Now that the entire operating system is 64-bit, you can take full advantage of the Xeon chip in Mac Pro and Xserve. You get more processing power at up to 3.0GHz, without limiting your programs to command-line applications, servers, and computation engines. And in just one great package: Leopard.

I bolded the important parts for you.

from http://www.apple.com/macosx/leopard/64bit.html

Quote - franzon said @ #6.6
sorry but, Leopard is a 32-bit OS with 64-bit application extensions, so it's NOT a true 64-bit OS.
A true 64-bit OS like Vista is better than a 32-bit one

I suggest you read the link provided by both me and roadwarrior.

I don't see where the argument is here, or where there is any question with this. Microsoft has emulated previous APIs before, and so has Apple. Windows NT, 2000, and XP all emulate DOS and Win16 apps, and now 64 bit versions of Windows do the same thing with Win32 Apps (DOS/Win16 not included however). Apple has done the same in the past during the transition from the old 68k Macs to PowerPC Macs, and now again from PowerPC to x86. In any of these cases, the emulation has never been perfect, for either Apple or Microsoft. The same problems have plagued each company. Due to developer idocy, sometimes applications use dirty hacks to get certain things done, and neither Apple nor Microsoft can account for everything.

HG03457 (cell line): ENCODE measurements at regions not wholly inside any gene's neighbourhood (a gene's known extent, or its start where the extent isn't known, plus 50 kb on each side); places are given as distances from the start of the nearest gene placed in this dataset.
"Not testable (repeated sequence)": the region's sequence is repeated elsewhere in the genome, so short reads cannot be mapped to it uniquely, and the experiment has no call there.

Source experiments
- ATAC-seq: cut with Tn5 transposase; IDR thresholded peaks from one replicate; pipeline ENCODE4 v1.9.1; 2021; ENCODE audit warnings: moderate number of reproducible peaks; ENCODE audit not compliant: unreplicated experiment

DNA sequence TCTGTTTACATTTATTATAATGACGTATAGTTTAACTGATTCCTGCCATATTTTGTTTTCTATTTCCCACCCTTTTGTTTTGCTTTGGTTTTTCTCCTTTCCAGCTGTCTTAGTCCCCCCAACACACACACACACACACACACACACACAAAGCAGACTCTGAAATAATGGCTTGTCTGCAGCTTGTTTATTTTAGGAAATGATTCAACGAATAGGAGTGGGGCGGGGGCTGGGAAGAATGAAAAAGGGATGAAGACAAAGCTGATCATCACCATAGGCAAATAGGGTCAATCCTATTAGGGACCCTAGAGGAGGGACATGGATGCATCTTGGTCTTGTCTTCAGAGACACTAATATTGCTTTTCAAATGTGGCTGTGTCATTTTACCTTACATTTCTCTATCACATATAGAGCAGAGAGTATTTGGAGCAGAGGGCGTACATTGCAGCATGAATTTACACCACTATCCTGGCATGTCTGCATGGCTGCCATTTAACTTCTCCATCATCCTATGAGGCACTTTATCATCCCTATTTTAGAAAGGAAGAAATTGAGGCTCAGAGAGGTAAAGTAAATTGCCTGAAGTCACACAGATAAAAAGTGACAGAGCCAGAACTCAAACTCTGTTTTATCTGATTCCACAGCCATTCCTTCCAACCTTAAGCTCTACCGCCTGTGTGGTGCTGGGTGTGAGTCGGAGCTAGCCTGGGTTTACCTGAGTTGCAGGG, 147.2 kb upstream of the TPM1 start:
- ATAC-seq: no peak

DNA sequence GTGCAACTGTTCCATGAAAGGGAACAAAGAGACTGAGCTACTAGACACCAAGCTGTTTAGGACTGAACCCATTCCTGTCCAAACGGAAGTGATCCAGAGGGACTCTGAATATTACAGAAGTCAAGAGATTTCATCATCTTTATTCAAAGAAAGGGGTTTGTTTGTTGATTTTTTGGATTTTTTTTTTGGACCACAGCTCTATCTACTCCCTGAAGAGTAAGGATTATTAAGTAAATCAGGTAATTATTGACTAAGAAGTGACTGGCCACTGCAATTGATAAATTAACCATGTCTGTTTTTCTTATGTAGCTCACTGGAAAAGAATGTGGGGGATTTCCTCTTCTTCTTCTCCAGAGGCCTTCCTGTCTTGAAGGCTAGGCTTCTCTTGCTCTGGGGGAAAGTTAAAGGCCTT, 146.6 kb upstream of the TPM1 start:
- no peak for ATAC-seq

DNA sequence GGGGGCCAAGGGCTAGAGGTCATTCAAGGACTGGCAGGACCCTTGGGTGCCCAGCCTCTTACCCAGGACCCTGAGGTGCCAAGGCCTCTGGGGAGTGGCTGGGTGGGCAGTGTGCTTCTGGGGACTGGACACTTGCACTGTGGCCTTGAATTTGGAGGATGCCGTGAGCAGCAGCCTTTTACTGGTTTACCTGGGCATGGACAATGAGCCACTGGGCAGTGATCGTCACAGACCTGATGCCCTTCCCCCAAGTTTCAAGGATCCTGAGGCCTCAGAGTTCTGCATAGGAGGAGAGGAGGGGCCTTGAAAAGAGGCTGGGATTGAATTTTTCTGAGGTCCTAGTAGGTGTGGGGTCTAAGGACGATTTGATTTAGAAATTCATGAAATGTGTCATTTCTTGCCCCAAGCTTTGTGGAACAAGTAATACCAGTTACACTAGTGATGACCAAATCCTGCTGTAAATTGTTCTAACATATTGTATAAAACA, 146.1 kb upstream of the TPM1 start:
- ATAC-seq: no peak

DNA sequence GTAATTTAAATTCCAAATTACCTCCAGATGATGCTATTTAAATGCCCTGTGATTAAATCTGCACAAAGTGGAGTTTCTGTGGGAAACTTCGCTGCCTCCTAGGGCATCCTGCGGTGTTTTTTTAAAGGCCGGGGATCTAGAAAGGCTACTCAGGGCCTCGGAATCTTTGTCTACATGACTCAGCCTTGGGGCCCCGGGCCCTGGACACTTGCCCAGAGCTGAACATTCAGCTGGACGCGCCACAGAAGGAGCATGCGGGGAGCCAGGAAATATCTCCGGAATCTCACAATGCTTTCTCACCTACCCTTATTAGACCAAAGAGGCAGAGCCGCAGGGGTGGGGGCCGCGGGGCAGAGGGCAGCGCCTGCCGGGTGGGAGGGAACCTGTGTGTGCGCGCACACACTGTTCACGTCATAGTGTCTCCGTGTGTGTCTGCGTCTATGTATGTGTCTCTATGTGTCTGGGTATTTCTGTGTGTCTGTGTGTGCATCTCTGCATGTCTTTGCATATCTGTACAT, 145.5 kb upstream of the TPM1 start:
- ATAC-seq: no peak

The bottom line is that the 64 bit version of Windows will not run ONLY 64 bit apps. 32 bit Windows apps will run as well. Hell, Leopard and Vista 64 will run on the same damn PCs anyway, Apple's self imposed limitations on MacOS notwithstanding.

Quote - Neowave said @ #6
I don't fully understand why Microsoft made two versions: 32-bit and 64-bit. Mac OS X Leopard will be able to run 64-bit and 32-bit applications side-by-side, fully native and without any performance hit.
64-bit Windows can run 32-bit applications, just as 32-bit Windows can run 16-bit applications. It's called "Windows on Windows" (WoW). Why even make a 32-bit Vista, then? Well, I'm not totally sure, but I think that it may have a lot to do with drivers and what Microsoft wants to do with 64-bit drivers. Also, there's the thorny issue of compatibility. Apple can afford to tick people off with snafus like with OS9 mode under OSX, but Windows runs the vast majority of businesses, so caution and choice is important.